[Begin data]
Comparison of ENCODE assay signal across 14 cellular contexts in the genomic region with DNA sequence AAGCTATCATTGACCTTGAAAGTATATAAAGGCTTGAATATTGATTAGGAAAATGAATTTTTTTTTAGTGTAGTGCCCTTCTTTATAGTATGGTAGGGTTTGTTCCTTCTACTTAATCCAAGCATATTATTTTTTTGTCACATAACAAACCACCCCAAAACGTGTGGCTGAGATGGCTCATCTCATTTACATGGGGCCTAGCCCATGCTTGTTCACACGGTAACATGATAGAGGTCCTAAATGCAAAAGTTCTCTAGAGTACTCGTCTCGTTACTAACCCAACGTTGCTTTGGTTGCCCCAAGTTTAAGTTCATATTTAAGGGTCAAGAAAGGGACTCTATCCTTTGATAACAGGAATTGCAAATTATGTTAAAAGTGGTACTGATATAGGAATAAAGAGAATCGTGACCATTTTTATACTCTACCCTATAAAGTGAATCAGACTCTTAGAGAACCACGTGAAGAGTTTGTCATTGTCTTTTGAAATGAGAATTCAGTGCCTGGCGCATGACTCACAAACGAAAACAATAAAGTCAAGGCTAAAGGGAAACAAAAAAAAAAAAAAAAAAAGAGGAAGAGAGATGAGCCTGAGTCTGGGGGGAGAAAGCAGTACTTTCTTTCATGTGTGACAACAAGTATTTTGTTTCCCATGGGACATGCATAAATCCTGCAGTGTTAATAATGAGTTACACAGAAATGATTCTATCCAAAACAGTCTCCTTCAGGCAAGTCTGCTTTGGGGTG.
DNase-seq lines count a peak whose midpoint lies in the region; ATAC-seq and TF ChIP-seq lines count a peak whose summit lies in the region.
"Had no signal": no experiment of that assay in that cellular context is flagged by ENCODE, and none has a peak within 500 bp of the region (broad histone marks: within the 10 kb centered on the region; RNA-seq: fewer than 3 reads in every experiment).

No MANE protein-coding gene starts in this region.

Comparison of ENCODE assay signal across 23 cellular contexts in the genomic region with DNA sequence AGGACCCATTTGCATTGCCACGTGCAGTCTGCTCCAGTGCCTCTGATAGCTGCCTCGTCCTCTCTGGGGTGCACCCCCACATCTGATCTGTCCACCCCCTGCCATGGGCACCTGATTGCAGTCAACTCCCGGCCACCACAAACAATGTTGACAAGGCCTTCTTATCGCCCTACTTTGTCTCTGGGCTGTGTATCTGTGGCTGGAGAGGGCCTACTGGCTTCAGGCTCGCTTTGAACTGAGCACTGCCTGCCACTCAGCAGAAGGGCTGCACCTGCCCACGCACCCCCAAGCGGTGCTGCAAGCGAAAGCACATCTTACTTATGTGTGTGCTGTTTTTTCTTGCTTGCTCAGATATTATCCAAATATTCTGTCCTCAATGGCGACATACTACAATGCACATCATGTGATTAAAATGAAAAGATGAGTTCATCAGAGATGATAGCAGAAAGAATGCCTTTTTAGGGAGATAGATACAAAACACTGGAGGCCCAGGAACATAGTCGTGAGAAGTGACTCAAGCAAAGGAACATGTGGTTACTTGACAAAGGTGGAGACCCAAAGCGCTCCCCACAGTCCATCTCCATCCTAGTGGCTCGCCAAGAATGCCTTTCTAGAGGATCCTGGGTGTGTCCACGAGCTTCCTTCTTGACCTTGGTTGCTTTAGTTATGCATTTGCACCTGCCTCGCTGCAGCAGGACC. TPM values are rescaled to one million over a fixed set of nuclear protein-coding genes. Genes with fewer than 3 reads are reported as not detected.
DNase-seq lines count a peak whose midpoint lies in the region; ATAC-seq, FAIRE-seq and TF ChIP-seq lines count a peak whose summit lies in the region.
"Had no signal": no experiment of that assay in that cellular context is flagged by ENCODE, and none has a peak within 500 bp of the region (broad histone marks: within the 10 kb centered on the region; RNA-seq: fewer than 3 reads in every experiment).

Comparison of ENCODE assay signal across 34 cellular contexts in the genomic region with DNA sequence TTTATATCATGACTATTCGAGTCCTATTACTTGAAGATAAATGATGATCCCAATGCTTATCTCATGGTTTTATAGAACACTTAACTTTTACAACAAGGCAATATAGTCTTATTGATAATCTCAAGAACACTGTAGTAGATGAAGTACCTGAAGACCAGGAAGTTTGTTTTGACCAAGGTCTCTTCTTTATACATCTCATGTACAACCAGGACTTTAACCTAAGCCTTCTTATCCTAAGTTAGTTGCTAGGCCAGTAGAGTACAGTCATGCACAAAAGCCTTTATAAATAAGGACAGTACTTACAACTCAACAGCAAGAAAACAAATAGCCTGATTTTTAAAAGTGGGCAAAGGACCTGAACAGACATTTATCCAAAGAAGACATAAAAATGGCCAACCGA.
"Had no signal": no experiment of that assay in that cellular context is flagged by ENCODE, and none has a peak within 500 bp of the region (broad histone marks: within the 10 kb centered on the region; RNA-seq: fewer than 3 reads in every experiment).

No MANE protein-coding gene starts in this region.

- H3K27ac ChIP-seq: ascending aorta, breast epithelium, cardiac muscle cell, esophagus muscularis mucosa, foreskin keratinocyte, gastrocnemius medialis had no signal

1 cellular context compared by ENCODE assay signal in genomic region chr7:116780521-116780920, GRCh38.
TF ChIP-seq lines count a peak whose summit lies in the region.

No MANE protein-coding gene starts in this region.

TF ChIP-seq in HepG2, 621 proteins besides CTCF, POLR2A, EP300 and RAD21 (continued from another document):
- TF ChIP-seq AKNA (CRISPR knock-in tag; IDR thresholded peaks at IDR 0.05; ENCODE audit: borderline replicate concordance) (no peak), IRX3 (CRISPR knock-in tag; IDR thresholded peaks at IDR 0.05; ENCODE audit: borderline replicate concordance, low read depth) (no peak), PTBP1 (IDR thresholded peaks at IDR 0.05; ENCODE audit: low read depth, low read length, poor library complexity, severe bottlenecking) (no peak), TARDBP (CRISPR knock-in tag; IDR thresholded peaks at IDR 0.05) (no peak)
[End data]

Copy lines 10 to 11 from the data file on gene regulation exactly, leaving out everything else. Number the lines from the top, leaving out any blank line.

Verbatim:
No MANE protein-coding gene starts in this region.

- H3K27ac ChIP-seq: ascending aorta, breast epithelium, cardiac muscle cell, esophagus muscularis mucosa, foreskin keratinocyte, gastrocnemius medialis had no signal